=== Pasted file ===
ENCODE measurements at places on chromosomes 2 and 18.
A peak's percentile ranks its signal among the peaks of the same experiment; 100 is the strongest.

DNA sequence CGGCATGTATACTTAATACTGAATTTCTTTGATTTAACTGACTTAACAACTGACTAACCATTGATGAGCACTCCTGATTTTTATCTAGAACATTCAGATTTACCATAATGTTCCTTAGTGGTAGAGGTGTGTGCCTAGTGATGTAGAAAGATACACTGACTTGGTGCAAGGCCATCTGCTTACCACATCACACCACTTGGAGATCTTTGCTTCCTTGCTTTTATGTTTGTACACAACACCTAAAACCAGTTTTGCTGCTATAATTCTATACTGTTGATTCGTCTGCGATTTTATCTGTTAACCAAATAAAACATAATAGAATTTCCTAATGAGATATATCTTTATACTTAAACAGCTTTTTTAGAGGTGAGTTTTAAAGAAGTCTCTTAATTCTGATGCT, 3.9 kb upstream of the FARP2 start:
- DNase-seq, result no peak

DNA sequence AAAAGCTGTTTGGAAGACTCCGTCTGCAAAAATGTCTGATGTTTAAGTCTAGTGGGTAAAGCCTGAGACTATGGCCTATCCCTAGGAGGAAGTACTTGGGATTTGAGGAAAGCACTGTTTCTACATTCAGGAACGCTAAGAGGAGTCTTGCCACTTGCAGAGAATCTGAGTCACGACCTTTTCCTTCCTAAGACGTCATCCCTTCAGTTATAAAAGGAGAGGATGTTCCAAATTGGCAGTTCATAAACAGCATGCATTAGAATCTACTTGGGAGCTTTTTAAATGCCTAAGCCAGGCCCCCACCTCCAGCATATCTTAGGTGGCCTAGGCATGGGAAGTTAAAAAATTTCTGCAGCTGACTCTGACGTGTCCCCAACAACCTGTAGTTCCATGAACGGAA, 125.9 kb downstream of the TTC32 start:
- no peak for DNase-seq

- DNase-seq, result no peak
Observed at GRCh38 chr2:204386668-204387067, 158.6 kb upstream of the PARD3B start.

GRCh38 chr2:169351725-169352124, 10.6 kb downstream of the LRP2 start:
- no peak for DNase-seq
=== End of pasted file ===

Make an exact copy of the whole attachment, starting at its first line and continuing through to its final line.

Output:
ENCODE measurements at places on chromosomes 2 and 18.
A peak's percentile ranks its signal among the peaks of the same experiment; 100 is the strongest.

DNA sequence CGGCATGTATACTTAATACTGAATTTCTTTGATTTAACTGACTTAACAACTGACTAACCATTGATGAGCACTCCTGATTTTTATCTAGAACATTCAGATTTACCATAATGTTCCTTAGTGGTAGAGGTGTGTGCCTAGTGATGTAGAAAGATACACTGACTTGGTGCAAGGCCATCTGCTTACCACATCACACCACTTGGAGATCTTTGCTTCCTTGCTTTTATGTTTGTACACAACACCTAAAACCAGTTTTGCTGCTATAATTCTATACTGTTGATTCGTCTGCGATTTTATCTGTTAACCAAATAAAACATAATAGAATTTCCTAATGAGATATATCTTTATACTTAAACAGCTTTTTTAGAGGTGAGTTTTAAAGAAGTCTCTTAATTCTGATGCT, 3.9 kb upstream of the FARP2 start:
- DNase-seq, result no peak

DNA sequence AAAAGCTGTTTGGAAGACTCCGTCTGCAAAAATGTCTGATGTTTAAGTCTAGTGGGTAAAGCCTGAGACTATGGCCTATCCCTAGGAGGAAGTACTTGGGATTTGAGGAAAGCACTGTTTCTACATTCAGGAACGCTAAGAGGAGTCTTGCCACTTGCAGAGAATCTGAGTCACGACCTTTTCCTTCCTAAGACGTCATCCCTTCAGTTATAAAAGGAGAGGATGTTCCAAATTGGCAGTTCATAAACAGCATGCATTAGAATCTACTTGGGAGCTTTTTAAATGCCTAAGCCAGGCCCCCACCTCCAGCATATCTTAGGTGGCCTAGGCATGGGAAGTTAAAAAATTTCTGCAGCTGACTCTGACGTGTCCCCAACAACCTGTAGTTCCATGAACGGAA, 125.9 kb downstream of the TTC32 start:
- no peak for DNase-seq

- DNase-seq, result no peak
Observed at GRCh38 chr2:204386668-204387067, 158.6 kb upstream of the PARD3B start.

GRCh38 chr2:169351725-169352124, 10.6 kb downstream of the LRP2 start:
- no peak for DNase-seq